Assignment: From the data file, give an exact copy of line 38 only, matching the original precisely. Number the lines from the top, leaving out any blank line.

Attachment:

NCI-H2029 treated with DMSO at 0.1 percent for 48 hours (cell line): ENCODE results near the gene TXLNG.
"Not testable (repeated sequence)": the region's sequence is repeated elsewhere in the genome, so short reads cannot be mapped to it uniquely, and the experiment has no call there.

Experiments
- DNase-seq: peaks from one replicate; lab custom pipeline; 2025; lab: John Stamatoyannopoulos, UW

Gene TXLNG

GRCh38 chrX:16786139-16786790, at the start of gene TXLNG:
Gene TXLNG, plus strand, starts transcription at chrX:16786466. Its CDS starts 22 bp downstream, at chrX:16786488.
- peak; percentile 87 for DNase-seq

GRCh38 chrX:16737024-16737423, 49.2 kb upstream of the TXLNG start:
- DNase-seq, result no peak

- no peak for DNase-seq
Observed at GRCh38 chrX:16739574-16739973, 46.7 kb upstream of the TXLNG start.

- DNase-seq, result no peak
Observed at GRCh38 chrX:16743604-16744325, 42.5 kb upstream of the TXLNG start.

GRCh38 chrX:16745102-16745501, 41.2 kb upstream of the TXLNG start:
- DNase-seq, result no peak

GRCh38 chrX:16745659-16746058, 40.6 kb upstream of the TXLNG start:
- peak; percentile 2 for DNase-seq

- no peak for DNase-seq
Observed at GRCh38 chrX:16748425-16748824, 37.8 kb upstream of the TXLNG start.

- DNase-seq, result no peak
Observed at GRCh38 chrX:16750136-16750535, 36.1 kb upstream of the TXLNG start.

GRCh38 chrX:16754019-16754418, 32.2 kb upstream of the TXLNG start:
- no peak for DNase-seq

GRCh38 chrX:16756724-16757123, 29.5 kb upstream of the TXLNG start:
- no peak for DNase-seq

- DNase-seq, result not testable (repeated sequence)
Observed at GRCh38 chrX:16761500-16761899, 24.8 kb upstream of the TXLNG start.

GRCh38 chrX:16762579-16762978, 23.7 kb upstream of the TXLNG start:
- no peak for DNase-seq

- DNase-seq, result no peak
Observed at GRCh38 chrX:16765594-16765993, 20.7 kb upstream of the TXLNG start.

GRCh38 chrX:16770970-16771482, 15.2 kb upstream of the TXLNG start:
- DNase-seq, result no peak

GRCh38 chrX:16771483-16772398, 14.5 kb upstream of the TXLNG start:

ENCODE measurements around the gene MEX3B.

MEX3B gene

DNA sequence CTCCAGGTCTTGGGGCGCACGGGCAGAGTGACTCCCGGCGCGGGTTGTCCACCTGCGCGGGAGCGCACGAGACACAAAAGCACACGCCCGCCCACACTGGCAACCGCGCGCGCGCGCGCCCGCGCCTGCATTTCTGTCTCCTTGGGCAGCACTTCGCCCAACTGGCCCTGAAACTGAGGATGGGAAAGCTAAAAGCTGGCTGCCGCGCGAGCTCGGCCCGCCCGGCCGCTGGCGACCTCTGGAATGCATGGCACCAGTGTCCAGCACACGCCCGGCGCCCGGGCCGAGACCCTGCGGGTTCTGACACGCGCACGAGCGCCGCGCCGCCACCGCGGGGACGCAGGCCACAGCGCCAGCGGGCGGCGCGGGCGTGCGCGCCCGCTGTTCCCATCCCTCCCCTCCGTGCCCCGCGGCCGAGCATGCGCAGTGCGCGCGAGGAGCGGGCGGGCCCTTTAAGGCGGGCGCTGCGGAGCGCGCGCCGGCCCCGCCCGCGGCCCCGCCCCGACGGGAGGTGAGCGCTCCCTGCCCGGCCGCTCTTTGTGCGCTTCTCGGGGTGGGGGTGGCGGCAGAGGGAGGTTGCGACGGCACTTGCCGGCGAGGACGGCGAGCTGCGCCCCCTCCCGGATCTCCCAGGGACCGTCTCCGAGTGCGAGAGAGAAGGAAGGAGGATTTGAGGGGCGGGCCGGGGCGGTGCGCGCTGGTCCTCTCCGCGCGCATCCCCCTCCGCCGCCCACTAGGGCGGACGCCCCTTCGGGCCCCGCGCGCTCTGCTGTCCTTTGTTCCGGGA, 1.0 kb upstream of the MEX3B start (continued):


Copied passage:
DNA sequence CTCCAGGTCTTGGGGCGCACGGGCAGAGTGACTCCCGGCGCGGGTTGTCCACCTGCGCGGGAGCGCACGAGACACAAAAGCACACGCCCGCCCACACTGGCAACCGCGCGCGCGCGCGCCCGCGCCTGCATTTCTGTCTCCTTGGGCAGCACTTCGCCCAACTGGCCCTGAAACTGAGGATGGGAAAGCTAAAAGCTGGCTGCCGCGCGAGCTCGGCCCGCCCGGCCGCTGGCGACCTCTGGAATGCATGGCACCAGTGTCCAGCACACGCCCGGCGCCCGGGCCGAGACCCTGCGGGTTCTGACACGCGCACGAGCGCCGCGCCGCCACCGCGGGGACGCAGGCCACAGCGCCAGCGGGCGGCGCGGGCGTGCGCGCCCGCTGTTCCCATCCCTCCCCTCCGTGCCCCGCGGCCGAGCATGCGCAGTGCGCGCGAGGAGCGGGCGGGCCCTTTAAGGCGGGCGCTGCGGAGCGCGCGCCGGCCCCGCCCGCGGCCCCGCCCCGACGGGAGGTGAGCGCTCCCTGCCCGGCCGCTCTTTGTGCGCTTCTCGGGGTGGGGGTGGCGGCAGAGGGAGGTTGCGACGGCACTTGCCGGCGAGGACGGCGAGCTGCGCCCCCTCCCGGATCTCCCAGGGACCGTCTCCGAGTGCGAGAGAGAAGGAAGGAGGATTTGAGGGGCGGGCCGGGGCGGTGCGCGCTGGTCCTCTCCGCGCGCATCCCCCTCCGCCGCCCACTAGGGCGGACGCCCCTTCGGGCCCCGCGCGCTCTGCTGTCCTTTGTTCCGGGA, 1.0 kb upstream of the MEX3B start (continued):